I’m loving NYC so far. I’m been socializing a lot, going to a lot of swing dances (Somewhere Nowhere in midtown is the best swing venue I’ve found so far, and I go there pretty much every Wednesday :-)), walking tours (which have been great for discovering the city, but disappointing for the purpose of meeting new people), speed dating parties (great for meeting new people, and occasionally dates) and other networking events through groups such as New York Social Network.

My apartment is amazing and the location is very convenient. I wake up to splendid views of the empire state building and other landmarks of midtown. Three major subway stations (Bryant park, Herald square, Times square) are within a 5 min walk. Several of the dance studios I go for socials and lessons are also within a mile. The area is quite commercial though and many people that I’m meeting live on the UES (Upper East Side) or in Brooklyn. I may move to another part of the city next year.

View from my apartment window 🙂


At the apartment gym (I’m allowed to post shirt-less selfies on my own blog :-)). I love the rowing machine at the gym. I missed having one at the gym in my apartment building in Arlington

I’ve enjoyed having some “aha” moments, such as when I discovered that 5th Ave separates East from West–street addresses to the east of 5th Ave are labeled east and vice versa, and that Tribeca stands for “Triangle Below Canal street” and Soho (Noho) stands for South (North) of Houston street. During a history of the New York subway tour, I learnt many interesting facts about the New York subway, such as that it used to be run by two private companies– Interborough Rapid Transit Company (IRT), the Brooklyn-Manhattan Transit Corporation (BMT). Additionally, New York city established a city-owned Independent Subway (IND) in the 1920s to create a subway that was “independent of manipulation by the IRT and BMT,” with the City’s Board of Transportation itself managing the operations. In 1940, after the BMT and IRT went bankrupt, the City took them over and a gradual consolidation occurred. However the legacy of the separate origins of the three components of New York subway is still visible. Today, all the numbered trains (1,2,3,4,5,6,7) were operated by IRT, while the lettered trains operated by BMT or IND. The tunnels and subway cars used by these companies were different in size. The IRT tunnels were narrower than the IND and BMT tunnels. Therefore, BMT and IND trains are longer and wider than those from the IRT lines. Therefore a BMT/IND train also can’t fit into a tunnel made for IRT trains. However, an IRT train is able to fit into a BMT/IND tunnel, although it isn’t safe due to its narrower size and also the gap between the train and platform would be too wide.

So, if riding a numbered train felt a bit tighter, then that’s not just your imagination, those trains are physically narrower (by ~2 feet)!

Another couple of interesting facts. You may notice that streets in lower Manhattan don’t follow the regular grid pattern that the rest of Manhattan is known for. This is because streets in lower Manhattan were built along the path laid down by the original Dutch settlers of Manhattan (which used to be called “New Amsterdam”) in the early 17th century. The plan for the rest of Manhattan was developed in the late 18th century following a grid pattern, because homes were easier to lay out at right angles. Broadway that runs diagonally across midtown is a notable exception, because it follows a native Indian trail that originally ran from North to South across Manhattan.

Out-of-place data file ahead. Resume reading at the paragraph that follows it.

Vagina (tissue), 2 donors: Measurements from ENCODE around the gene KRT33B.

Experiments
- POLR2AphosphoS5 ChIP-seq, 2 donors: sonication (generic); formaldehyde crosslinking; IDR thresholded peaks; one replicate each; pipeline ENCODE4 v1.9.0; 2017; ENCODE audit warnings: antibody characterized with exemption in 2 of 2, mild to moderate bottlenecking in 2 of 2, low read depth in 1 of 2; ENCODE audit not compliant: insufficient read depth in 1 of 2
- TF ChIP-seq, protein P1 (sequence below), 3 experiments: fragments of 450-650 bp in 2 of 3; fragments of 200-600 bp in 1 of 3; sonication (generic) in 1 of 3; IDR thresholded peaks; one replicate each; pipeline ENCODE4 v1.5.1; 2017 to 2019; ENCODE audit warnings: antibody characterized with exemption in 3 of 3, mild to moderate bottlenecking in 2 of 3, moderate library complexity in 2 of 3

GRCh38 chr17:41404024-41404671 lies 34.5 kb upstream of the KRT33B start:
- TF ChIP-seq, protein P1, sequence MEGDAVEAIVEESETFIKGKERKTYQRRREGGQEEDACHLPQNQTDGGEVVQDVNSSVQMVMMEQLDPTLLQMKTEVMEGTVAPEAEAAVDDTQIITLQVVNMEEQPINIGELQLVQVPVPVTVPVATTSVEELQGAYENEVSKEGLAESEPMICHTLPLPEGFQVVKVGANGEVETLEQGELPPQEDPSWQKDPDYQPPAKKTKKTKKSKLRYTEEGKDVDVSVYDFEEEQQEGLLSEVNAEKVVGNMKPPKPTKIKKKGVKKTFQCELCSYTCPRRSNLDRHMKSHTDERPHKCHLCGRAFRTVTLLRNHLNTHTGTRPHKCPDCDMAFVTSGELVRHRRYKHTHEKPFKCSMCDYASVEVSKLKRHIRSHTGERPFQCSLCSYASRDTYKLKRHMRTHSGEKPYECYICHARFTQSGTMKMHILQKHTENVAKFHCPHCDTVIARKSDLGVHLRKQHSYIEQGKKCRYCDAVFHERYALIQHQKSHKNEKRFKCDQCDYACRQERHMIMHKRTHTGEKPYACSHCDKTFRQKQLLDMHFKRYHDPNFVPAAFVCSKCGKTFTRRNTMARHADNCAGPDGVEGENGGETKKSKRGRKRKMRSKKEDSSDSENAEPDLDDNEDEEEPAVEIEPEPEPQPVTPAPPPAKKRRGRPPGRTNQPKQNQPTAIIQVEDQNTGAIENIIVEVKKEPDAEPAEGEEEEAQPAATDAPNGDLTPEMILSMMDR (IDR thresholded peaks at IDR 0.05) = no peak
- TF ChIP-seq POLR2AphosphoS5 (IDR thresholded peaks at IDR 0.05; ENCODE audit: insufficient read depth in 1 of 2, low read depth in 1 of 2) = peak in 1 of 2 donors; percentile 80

Another quirk of New York city is that you hardly ever get carded when going to a bar or club. Much different from DC, where I’ve seen 70-80 years old people being asked for ID.

I hosted a house warming party the last weekend of January, which was attended by ~15 people, most of who I met after moving to NYC. Kevin’s friend Robert who lives on the top floor of Atlas, made amazing drinks and we did some Salsa and Tango dancing later. I got great reviews of the party from everyone who attended.

I’ve been going biking 2-3 times a week, around central park during the weekdays and along the Hudson river on the weekends. So, central park has become my new “Capital Crescent trail”, the lovely bike trail from Georgetown to Bethesda, which I loved to bike in the DC area, and the Hudson river greenway the new Mount Vernon trail, the amazing 17 mile trail from Rosslyn to Mt. Vernon, where my bike and I spent many delightful weekend afternoons, usually in the company of a history podcast.

My new regular bike route (3 loops around central park, each loop is ~5 miles)

One thing I feel slightly guilty about is that I’m not missing DC much at all, except of course the many wonderful people I came to know over the years. A notable exception is the embassy social scene in DC. I loved attending dances and other cultural events at the various embassies in DC. That was a mainstay of my social life in DC, and where I met several of my friends and romantic partners. So far, I haven’t found an equivalent in NYC. I did attend a swing dance at the Salmagundi club this Friday evening, which was wonderful, but there doesn’t seem too many of those around.

I also expected NYC to be noticeably colder than the DC area, given its more northerly location, however I haven’t noticed much of a difference. This is my first winter in NYC and except one really cold week, it has been relatively mild. As the winter turns into spring and summer, I’m looking forward to exploring other delights of NYC, particularly water activities! The beach is only about an hour away, unlike DC where the Atlantic beaches were 3.5 hrs away. I’m also eagerly looking forward to exploring the Hudson river valley area. I did drive out of the city to the Palisades last weekend and really enjoyed the jaunt.

I’ve also started playing Pickleball recently, and really enjoying it!

Few other photos from being out and about are below.

At the Met with a friend from Internations
On a guided stroll (thanks Andrea!) along the Brooklyn waterfront

1 Comment

  1. Nicely captured your 20 yrs journey at DC. Your apartment in NY has beautiful view. Wish you very comfortable & eventful stay in NY. Stay blessed
    Warm regards